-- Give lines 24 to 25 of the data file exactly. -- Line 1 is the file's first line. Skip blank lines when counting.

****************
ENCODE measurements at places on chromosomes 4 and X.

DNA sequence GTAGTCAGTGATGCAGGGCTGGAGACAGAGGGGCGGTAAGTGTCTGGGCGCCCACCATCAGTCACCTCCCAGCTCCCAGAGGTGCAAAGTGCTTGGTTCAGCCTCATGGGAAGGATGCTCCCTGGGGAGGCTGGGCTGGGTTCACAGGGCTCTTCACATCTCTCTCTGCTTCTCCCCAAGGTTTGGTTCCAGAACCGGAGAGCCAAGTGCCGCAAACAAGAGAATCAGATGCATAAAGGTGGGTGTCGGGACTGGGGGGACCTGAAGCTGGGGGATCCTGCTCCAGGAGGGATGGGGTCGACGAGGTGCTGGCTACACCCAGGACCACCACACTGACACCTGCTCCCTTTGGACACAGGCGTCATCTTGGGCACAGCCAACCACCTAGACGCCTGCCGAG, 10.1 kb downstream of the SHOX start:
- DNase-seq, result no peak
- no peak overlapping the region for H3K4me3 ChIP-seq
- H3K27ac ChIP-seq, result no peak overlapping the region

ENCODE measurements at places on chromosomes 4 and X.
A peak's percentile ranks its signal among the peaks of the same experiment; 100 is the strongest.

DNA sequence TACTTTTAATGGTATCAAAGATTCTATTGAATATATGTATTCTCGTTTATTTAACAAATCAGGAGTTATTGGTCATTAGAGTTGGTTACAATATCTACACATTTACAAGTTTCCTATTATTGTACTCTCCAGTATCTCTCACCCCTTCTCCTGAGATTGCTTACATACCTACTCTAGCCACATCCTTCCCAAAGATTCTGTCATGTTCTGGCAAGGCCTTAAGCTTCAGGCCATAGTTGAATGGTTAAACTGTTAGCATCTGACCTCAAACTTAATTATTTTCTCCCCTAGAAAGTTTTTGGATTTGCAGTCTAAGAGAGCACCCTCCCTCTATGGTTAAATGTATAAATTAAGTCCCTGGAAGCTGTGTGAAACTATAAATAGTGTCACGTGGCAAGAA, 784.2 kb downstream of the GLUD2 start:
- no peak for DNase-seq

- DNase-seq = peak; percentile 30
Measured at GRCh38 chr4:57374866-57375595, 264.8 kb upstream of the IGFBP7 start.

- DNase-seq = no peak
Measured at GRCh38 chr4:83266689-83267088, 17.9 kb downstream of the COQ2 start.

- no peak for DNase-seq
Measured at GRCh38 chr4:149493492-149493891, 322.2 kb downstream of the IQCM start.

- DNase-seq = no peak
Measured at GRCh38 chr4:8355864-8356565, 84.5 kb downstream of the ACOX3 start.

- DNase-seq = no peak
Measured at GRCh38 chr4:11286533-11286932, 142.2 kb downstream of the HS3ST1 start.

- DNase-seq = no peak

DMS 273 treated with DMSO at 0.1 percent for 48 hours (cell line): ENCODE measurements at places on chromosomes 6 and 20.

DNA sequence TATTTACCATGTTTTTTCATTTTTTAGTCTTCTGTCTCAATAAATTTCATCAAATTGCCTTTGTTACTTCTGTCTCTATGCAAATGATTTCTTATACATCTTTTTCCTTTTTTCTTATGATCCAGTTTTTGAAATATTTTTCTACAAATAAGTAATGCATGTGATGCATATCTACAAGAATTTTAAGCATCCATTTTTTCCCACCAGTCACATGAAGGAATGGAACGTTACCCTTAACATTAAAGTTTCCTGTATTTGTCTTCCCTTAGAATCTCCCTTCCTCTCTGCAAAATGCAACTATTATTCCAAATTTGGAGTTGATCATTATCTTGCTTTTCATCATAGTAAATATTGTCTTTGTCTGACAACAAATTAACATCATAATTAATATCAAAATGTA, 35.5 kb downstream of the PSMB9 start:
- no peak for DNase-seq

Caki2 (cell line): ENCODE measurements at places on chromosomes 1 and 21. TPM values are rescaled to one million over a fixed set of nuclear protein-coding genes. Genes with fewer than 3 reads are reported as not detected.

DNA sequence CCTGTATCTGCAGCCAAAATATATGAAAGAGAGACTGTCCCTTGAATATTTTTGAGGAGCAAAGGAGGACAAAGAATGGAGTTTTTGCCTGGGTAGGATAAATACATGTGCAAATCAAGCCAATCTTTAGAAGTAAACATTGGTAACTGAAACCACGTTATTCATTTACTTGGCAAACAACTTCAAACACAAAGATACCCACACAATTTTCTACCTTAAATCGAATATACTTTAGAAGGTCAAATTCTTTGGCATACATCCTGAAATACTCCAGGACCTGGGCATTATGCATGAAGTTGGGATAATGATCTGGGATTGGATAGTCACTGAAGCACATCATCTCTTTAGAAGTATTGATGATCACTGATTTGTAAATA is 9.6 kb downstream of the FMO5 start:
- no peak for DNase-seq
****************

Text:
Caki2 (cell line): ENCODE measurements at places on chromosomes 1 and 21. TPM values are rescaled to one million over a fixed set of nuclear protein-coding genes. Genes with fewer than 3 reads are reported as not detected.

DNA sequence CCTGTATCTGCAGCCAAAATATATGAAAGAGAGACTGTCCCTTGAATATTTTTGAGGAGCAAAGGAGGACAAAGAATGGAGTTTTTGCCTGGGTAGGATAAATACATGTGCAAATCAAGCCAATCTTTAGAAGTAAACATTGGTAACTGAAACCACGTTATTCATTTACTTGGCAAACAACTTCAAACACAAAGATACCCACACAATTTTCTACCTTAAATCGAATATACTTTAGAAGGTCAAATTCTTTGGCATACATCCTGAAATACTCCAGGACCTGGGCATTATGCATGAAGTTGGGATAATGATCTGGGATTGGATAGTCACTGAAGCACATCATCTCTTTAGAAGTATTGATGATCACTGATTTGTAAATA is 9.6 kb downstream of the FMO5 start: